> added should depend on weather the data comes from a reliable source.
> Besides I'm an individual people and I'm ready to be involved!
>> Then I asked here in the list if we could maybe manage to make a full
>> language-territory mapping within CLDR, but the answers on this list until
>> now is that such mapping would be very subjective (even though it is also
>> stated that it is not needed as Ethnologue made a good dataset already).
>> All of this is more of a discussion to have with the Ethnologue. I browse
>> the Ethnologue somewhat frequently, but I do not see the benefit in simply
>> importing it into the CLDR supplemental data.
>> So I suggested that if so we could go for purely objective criteria, we
>> map languages to territories based on evidences of the amount of people
>> speaking the language in the territory, with this approach it doesn't
>> matter how big or small the population is, and anyone using the data can
>> extract the data they need based on their own criteria (e.g. only use
>> languages with more than 5% of speakers withing a territory). Then it's
>> been said that the data for the smaller languages is not useful and that it
>> is unrealistic as not all languages have locale data, but of course these
>> subjective comments doesn't clarify what the objective criteria are.
>> What are your objective criteria?
> I would say, we map any language with territory based on evidences, where
> we can document a number of speakers we add the language no matter what
> status it has.
> If we can't accurately say a number of speakers, but know that the
> territory is the primary place the languages is spoken, we map it even
> without accurate language population. As example; from Glottolog we can see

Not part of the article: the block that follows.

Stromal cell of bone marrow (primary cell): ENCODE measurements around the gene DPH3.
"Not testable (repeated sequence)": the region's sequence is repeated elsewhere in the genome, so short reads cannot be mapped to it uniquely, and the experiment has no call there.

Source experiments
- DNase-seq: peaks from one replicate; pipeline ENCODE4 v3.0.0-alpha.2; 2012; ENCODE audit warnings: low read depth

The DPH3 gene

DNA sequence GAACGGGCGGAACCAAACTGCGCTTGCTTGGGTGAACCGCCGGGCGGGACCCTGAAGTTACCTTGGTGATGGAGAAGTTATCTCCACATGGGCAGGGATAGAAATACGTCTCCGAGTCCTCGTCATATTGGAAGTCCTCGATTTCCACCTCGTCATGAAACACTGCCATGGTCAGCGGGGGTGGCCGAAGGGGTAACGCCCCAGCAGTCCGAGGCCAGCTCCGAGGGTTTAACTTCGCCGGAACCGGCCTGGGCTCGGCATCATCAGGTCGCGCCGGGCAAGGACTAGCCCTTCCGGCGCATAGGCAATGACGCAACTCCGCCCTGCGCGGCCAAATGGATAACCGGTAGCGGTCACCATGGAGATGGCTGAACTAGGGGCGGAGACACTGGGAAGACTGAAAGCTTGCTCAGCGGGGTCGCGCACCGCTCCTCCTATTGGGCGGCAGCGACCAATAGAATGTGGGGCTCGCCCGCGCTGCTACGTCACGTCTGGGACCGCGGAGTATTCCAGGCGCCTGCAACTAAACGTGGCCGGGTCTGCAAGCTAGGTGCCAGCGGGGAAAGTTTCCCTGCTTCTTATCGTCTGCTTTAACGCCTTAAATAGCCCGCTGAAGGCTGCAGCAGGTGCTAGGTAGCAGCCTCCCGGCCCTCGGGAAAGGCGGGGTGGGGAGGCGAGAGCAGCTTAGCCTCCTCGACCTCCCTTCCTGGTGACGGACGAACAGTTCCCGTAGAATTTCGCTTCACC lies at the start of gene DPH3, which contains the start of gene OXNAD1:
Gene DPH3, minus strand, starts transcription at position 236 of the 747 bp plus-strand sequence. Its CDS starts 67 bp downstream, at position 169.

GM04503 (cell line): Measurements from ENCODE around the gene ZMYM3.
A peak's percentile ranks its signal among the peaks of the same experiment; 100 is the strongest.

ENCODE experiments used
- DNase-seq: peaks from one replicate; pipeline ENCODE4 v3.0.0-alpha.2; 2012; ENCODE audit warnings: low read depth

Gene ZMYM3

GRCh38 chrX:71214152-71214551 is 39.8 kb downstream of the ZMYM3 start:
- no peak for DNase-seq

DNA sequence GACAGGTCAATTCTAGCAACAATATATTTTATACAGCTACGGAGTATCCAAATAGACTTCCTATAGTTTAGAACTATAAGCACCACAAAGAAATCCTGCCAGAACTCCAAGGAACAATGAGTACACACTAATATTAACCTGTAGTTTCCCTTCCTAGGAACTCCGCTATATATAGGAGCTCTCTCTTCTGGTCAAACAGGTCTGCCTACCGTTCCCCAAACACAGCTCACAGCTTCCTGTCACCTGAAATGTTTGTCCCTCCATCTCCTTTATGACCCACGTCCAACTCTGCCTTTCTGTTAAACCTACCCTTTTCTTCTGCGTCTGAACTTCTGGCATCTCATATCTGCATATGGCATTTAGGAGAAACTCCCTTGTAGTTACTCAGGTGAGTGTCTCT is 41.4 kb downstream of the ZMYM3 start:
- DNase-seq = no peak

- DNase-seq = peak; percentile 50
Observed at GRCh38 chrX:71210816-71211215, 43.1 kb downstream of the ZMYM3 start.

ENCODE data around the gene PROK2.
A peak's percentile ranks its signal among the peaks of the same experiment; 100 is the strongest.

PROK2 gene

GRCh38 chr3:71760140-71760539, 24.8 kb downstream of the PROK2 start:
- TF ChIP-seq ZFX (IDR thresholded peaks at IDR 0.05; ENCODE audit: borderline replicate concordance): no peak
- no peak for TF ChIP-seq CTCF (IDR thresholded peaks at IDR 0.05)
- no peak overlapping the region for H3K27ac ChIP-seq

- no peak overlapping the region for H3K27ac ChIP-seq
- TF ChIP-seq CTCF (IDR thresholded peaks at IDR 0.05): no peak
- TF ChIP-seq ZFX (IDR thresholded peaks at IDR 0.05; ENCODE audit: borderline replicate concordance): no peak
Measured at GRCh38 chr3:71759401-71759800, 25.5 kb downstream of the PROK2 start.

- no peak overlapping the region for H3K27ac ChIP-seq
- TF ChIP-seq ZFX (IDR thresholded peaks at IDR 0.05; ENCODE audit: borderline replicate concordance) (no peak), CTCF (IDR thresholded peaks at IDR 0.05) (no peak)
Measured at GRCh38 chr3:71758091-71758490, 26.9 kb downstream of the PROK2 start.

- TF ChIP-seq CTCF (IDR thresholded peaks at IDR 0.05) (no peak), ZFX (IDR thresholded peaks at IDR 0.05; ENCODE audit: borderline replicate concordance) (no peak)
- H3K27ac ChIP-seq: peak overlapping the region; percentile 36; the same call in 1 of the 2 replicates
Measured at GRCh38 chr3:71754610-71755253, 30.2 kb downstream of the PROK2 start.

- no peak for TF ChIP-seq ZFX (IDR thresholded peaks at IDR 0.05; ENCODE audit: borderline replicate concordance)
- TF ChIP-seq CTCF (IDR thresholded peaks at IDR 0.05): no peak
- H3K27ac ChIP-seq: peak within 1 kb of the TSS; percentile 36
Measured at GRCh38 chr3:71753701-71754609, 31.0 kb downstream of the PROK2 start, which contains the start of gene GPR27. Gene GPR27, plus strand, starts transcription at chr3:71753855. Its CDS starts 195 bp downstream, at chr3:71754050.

> that the language Tem is spoken in Benin, Ghana and Togo, this information
> can easily be verified with comparing the data from the Ethnologue:
> We can't copy the Ethnologue's data for population, but at least we know
> that 2 reliable sources are saying that this is the correct
> language-territory mapping.
> Based on this evidence we can now map Tem language with Benin, Ghana and
> Togo even though we do not have the exact data for the population.
> I guess in many cases the mapping in itself is enough to do many things to
> support "lesser known languages".
> Those not interested in this mapping can of course easily extract only the
> territory-language mappings that have indication of language population.
>> I understand that it is not just a 1-2-3 to collect a full dataset, but
>> it should be developed some clear criteria that applies to all languages so
>> data can be structured to facilitate that it can be done in the long run:
>> - What is the minimum of data needed to add support for languages in CLDR?
>> That information is at http://cldr.unicode.org/ind
>> - Can any language be included?
>> Theoretically, yes.
>> And if not, what are the criteria we operate with? As example, I would
>> like to add Elfdalian <https://en.wikipedia.org/wiki/Elfdalian>, it is
>> pretty straight forward, 2000 speakers in Sweden in Dalarna (subdivision
>> SE-W). Can I just open a ticket and get this data added to CLDR once it's
>> been reviewed?
>> But, just as with ancient Latin, it’s all just an interesting thought
>> exercise, unless a ticket is opened.